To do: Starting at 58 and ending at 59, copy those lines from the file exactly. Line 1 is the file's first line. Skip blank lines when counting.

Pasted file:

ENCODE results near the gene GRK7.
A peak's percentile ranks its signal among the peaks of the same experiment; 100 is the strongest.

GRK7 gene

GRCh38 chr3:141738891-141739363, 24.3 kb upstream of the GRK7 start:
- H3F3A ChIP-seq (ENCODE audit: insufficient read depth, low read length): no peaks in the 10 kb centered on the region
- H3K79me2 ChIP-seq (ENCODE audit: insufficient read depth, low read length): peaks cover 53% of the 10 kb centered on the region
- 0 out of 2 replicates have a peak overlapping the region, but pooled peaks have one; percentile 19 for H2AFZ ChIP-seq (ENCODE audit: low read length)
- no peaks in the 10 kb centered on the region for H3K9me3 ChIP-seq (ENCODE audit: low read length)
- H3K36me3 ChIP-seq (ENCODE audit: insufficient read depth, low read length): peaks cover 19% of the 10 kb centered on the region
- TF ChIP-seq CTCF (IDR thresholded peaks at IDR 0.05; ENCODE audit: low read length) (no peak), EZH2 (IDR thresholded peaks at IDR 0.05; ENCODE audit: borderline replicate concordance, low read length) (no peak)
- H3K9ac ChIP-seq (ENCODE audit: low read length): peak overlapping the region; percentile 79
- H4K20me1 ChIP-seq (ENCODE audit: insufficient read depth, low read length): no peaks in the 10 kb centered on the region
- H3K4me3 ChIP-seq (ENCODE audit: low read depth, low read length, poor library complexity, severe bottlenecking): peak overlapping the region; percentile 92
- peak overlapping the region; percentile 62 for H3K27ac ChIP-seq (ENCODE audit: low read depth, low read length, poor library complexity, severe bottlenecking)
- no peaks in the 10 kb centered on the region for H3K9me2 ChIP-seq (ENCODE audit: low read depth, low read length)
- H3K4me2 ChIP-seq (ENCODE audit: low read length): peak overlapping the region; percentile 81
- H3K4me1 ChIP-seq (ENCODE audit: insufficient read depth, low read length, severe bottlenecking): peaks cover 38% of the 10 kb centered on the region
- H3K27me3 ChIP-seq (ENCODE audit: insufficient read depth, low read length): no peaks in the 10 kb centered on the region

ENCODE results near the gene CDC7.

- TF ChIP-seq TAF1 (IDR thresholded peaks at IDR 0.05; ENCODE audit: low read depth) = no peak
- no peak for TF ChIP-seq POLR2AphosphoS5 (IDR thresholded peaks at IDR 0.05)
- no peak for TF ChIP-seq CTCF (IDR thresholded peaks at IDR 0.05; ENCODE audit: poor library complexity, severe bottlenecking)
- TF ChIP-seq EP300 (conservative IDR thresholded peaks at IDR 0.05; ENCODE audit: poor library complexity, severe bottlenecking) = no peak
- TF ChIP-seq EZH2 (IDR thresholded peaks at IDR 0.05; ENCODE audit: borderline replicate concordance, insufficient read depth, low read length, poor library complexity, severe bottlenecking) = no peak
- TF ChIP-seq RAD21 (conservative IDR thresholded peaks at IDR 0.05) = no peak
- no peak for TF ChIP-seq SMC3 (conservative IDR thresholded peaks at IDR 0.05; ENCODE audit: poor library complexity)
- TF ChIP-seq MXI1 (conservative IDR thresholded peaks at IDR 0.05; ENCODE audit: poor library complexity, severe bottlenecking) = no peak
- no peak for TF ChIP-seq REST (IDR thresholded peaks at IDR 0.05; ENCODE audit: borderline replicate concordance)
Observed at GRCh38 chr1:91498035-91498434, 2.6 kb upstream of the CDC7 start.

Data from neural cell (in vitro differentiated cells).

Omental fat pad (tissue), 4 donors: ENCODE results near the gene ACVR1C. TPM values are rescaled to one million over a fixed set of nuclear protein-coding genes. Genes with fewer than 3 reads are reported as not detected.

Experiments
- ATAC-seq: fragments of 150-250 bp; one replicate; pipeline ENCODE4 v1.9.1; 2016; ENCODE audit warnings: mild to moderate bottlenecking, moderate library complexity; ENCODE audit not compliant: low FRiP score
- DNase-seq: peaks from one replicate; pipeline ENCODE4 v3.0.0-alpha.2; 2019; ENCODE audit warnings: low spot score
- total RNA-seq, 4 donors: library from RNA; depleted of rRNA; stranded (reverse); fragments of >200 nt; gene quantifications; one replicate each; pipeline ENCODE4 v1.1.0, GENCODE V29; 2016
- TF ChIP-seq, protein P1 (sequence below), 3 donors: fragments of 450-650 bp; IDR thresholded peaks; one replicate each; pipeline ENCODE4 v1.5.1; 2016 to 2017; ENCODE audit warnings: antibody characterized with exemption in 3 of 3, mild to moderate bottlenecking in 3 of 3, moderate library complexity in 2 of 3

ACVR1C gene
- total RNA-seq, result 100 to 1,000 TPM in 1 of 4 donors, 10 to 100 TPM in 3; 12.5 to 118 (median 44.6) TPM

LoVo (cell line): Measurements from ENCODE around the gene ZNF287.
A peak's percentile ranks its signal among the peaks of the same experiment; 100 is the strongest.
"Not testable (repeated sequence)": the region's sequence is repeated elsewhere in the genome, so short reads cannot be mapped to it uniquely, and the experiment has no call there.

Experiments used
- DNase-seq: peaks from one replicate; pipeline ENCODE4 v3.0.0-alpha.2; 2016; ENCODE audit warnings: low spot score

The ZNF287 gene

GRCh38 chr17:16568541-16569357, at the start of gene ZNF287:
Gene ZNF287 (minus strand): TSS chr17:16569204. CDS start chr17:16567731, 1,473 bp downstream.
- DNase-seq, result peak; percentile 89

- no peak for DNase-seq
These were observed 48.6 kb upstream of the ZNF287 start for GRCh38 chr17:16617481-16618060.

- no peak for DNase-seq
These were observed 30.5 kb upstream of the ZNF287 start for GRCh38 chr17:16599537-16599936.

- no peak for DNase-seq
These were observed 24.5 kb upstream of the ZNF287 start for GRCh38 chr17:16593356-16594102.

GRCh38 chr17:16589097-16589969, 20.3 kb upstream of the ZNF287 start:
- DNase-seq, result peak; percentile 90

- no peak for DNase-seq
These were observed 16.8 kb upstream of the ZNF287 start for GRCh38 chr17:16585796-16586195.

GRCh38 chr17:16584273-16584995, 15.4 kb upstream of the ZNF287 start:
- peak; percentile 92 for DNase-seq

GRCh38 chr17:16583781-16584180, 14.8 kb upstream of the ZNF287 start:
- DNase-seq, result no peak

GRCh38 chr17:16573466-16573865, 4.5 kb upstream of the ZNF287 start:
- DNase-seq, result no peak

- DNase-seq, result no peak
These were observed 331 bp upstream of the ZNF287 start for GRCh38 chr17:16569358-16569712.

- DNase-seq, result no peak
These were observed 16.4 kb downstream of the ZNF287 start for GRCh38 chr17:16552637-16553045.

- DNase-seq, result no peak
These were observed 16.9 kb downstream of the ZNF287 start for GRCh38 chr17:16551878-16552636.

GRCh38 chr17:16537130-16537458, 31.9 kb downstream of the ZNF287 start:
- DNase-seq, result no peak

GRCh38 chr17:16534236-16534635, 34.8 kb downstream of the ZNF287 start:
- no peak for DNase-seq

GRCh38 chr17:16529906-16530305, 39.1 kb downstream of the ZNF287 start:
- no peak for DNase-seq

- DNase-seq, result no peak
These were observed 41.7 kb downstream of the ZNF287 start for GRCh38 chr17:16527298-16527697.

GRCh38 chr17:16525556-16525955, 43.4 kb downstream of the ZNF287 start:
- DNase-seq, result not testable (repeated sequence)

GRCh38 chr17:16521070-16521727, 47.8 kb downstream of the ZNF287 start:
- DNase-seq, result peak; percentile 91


GRCh38 chr17:16584273-16584995, 15.4 kb upstream of the ZNF287 start:
- peak; percentile 92 for DNase-seq